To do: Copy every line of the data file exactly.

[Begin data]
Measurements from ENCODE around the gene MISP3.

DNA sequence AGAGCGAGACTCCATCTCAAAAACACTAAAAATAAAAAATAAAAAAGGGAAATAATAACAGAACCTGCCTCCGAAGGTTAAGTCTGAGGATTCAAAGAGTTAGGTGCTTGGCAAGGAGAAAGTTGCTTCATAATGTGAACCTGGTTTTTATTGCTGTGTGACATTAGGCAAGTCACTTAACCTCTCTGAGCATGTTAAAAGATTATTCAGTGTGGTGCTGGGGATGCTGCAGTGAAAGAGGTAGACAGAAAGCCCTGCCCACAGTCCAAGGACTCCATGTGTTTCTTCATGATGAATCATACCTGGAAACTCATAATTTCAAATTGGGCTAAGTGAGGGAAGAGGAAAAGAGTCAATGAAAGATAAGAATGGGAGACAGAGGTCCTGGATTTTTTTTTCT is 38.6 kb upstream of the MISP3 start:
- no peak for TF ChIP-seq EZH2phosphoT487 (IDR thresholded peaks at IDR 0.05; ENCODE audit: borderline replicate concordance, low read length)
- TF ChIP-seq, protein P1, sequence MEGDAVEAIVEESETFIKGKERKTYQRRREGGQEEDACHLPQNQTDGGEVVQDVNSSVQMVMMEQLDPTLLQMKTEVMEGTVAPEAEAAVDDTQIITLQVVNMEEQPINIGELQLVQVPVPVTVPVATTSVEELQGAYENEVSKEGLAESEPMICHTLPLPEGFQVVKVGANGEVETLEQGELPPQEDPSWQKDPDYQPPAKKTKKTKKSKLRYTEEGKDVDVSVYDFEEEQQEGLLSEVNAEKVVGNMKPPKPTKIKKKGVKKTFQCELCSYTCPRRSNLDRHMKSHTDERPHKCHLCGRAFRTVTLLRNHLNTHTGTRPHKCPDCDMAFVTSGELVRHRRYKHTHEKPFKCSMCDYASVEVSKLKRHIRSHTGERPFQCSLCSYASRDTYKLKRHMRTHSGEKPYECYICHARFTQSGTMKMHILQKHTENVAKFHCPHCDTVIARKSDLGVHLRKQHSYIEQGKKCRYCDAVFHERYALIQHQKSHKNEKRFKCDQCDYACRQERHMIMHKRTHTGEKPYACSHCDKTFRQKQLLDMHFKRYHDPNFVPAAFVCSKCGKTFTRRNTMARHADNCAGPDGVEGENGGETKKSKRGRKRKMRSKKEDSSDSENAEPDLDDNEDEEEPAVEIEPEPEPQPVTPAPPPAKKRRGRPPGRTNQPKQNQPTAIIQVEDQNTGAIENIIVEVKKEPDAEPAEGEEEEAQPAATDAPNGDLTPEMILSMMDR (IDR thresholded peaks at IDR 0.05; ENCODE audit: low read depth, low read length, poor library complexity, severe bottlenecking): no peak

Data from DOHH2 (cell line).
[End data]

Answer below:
Measurements from ENCODE around the gene MISP3.

DNA sequence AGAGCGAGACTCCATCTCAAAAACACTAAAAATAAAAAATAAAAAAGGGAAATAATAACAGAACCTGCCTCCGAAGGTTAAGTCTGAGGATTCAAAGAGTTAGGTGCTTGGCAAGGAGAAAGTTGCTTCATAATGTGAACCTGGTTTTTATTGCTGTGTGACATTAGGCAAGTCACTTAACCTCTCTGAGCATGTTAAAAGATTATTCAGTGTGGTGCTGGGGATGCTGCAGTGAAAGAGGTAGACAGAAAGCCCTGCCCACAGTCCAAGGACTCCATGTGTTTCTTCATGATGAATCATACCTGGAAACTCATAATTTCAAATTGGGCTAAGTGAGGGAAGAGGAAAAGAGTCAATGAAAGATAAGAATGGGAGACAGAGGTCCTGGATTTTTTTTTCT is 38.6 kb upstream of the MISP3 start:
- no peak for TF ChIP-seq EZH2phosphoT487 (IDR thresholded peaks at IDR 0.05; ENCODE audit: borderline replicate concordance, low read length)
- TF ChIP-seq, protein P1, sequence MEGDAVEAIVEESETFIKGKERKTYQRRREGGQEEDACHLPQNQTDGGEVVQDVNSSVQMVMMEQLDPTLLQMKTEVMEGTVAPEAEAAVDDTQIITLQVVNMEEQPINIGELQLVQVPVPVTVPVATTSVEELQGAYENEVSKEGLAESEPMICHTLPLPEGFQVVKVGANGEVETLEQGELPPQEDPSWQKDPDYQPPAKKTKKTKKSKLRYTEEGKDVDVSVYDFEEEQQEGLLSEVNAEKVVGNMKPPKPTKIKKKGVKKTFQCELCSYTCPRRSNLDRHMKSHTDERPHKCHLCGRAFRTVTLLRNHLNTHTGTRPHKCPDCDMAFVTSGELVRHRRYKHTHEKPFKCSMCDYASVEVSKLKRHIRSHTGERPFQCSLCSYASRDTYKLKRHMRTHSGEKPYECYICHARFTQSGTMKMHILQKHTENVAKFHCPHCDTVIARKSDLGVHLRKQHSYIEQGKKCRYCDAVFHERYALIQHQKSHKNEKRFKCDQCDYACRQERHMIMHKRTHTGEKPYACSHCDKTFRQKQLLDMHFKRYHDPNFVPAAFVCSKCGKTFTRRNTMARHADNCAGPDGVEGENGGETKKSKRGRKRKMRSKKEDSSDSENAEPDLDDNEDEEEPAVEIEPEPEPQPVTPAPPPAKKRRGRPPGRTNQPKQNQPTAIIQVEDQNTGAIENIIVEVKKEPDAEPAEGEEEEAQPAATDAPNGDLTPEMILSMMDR (IDR thresholded peaks at IDR 0.05; ENCODE audit: low read depth, low read length, poor library complexity, severe bottlenecking): no peak

Data from DOHH2 (cell line).